Branding

5 Things Most eCommerce Brands Get Wrong on Their Product Pages

Amazing product pages are crucial for eCommerce brands to make sales. Still, many brands fail to realize exactly how important product pages are, and this leaves room for mistakes.

“While every junction in the customer buying journey matters, the product detail page is, arguably, the most important,” says Jon MacDonald, president and founder of conversion rate optimization firm The Good. “The detail page is the decision point, the moment when they decide to either place an item in the shopping cart or shop elsewhere.”

Below are five common product page mistakes that compel eCommerce customers to shop elsewhere.

1. Their Visuals Fail to Capture a Product’s True Look and Feel

Customers need to get a good feel for products before they make their purchases. To compensate for the fact that they can’t touch the product, brands need to give eCommerce consumers excellent visual experiences.

But not all products will require the same type of visuals.  “Some products lend themselves more to visual comparison than others,” writes Manish Dudharejia, President and Founder of E2M Solutions Inc. Laptops might need just a few high-quality images and angles. Clothes, on the other hand, will seem more appealing if consumers can see the product from a 360-degree view and on different models.

The technology that’s still maturing will push these consumer demands even further. With augmented reality, for example, consumers are better able to visualize how certain products will add value to their life. Virtually trying on glasses, testing makeup or furnishing a home are all ways to give consumers a better understanding of the product.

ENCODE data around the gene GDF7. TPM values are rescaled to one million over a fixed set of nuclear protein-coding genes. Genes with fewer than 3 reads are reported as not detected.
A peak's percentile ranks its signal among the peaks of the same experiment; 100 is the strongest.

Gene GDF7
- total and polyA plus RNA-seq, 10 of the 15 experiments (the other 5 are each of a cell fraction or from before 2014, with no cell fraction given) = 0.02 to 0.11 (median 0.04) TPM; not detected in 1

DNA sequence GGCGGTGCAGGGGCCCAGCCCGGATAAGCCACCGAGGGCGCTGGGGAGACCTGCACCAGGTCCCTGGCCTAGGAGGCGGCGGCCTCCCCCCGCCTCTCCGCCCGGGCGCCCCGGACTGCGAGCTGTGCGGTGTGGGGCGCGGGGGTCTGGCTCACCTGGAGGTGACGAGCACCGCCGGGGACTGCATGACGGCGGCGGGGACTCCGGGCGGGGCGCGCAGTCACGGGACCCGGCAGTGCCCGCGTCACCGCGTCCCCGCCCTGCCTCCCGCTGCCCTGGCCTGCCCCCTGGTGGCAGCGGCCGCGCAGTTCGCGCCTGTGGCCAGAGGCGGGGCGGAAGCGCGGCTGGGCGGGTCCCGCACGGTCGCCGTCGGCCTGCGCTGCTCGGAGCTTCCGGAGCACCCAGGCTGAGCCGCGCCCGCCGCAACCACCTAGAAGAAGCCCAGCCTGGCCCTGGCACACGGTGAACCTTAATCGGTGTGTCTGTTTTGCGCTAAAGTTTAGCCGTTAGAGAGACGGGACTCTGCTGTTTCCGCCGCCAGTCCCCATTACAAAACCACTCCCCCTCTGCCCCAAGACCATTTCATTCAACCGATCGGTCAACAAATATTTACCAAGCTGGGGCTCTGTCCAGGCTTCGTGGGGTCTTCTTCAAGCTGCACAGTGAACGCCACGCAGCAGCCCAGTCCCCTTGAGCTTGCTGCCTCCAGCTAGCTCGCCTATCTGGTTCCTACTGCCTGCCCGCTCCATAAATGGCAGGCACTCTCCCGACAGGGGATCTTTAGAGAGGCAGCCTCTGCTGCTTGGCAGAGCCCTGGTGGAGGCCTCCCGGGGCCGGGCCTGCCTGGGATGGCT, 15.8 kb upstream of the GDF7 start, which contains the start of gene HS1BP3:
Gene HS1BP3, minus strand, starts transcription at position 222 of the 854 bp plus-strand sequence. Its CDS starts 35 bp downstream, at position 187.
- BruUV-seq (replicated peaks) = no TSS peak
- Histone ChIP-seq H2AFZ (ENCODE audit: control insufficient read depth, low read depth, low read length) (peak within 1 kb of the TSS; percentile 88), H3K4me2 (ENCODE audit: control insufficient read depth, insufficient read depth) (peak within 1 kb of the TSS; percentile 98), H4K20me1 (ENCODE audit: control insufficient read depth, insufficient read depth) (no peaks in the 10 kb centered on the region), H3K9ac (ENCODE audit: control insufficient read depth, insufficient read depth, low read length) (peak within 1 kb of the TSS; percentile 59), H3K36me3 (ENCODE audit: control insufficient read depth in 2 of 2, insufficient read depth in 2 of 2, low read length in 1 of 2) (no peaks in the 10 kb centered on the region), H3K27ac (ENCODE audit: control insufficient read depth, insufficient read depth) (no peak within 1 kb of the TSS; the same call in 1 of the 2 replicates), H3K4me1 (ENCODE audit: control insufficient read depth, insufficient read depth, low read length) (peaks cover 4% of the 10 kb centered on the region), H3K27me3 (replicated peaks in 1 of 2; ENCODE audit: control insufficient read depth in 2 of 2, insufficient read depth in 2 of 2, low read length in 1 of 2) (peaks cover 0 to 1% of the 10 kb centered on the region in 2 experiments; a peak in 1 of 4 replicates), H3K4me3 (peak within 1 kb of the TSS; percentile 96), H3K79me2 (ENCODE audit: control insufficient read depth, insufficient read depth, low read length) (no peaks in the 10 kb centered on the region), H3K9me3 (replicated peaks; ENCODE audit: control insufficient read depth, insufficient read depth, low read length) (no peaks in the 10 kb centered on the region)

Better visuals not only boost sales, but also cut the costs of returns. Ronen Luzon, CEO of MySize, says that returns are costing eCommerce apparel brands between $3 and $12 per order. That’s why his company’s smart measurement app enables users to take accurate body measurements with their smartphone. They can upload those measurements, sync to the sizing charts of their favorite retailers, and be given sizing recommendations ensuring they are buying apparel that will fit. For customers, that kind of near-in-store experience reduces the chance that they will buy something that disappoints when they try it on. For brands, minimizing risk of returns brings down the cost of fulfilling orders.

Product pages

2. Their Product Descriptions Are Uninspiring or Unhelpful

Crafting helpful, inspiring product descriptions requires skill. Product descriptions can’t be too dull and loaded with technical details, nor can they be doused in too much marketing language.

“In your quest to add pizzazz and variety to product descriptions, don’t forget that shoppers also need details and specifications,” writes Marcia Yudkin, founder of No-Hype Marketing Academy. “How wide is it? Will the colors still be bright after a wash? Is it suitable for kids under five? And so on.” Product descriptions can have an attention-grabbing opening, but the helpful information needs to be easy to find, too.

Another way to improve product descriptions is to make them personal. Get into your customer’s mindset and show how your product will truly benefit them. “Don’t just describe features, describe benefits,” says Greg Shuey, managing partner at Stryde.

“For example, if you’re selling a snow boot with a felt liner, focus on the value this feature brings your customers: Is the liner removable and washable, and how does this make their experience more convenient? Does the boot feel softer, warmer, more comfortable?”

Don’t simply list the specifications the supplier provides. Show how the product will impact your customers’ lives.

The key is to find the balance between intrigue and information. You want to appeal to consumer emotions and desire, but also to empower them with the practical details they need to complete the purchase.

3. They Offer No Information to Let Shoppers Compare Products